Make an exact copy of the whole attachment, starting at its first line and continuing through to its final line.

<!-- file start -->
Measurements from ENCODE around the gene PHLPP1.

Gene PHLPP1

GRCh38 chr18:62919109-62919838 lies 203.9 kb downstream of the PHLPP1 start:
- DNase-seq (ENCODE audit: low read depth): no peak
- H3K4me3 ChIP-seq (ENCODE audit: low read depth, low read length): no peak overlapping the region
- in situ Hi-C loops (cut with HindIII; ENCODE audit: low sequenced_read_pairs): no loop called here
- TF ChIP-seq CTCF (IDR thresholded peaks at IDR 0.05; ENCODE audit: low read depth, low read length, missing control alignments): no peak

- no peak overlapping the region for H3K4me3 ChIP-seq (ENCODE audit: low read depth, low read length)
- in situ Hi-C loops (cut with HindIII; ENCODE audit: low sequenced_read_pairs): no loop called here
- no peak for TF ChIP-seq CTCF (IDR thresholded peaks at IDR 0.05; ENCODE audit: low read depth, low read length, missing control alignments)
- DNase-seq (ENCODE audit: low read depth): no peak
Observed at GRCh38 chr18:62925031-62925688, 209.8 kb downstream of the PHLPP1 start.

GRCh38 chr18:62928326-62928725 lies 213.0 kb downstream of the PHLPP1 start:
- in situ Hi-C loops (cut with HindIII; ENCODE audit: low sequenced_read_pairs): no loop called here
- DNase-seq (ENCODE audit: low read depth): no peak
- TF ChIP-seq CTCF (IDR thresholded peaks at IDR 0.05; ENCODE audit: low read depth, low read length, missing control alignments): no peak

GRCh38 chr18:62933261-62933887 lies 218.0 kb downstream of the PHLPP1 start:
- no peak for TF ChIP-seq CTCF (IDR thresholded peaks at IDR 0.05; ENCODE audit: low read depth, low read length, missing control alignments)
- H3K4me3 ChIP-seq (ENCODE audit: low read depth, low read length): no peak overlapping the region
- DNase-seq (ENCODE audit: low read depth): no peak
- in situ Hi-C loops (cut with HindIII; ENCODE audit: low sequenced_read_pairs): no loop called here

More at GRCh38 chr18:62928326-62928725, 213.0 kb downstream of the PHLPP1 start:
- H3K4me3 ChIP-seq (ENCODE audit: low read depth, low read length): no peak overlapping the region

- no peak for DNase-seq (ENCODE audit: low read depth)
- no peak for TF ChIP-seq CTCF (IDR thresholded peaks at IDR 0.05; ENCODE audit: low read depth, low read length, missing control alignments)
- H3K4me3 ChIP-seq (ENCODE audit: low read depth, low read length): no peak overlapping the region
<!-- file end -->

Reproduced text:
Measurements from ENCODE around the gene PHLPP1.

Gene PHLPP1

GRCh38 chr18:62919109-62919838 lies 203.9 kb downstream of the PHLPP1 start:
- DNase-seq (ENCODE audit: low read depth): no peak
- H3K4me3 ChIP-seq (ENCODE audit: low read depth, low read length): no peak overlapping the region
- in situ Hi-C loops (cut with HindIII; ENCODE audit: low sequenced_read_pairs): no loop called here
- TF ChIP-seq CTCF (IDR thresholded peaks at IDR 0.05; ENCODE audit: low read depth, low read length, missing control alignments): no peak

- no peak overlapping the region for H3K4me3 ChIP-seq (ENCODE audit: low read depth, low read length)
- in situ Hi-C loops (cut with HindIII; ENCODE audit: low sequenced_read_pairs): no loop called here
- no peak for TF ChIP-seq CTCF (IDR thresholded peaks at IDR 0.05; ENCODE audit: low read depth, low read length, missing control alignments)
- DNase-seq (ENCODE audit: low read depth): no peak
Observed at GRCh38 chr18:62925031-62925688, 209.8 kb downstream of the PHLPP1 start.

GRCh38 chr18:62928326-62928725 lies 213.0 kb downstream of the PHLPP1 start:
- in situ Hi-C loops (cut with HindIII; ENCODE audit: low sequenced_read_pairs): no loop called here
- DNase-seq (ENCODE audit: low read depth): no peak
- TF ChIP-seq CTCF (IDR thresholded peaks at IDR 0.05; ENCODE audit: low read depth, low read length, missing control alignments): no peak

GRCh38 chr18:62933261-62933887 lies 218.0 kb downstream of the PHLPP1 start:
- no peak for TF ChIP-seq CTCF (IDR thresholded peaks at IDR 0.05; ENCODE audit: low read depth, low read length, missing control alignments)
- H3K4me3 ChIP-seq (ENCODE audit: low read depth, low read length): no peak overlapping the region
- DNase-seq (ENCODE audit: low read depth): no peak
- in situ Hi-C loops (cut with HindIII; ENCODE audit: low sequenced_read_pairs): no loop called here

More at GRCh38 chr18:62928326-62928725, 213.0 kb downstream of the PHLPP1 start:
- H3K4me3 ChIP-seq (ENCODE audit: low read depth, low read length): no peak overlapping the region

- no peak for DNase-seq (ENCODE audit: low read depth)
- no peak for TF ChIP-seq CTCF (IDR thresholded peaks at IDR 0.05; ENCODE audit: low read depth, low read length, missing control alignments)
- H3K4me3 ChIP-seq (ENCODE audit: low read depth, low read length): no peak overlapping the region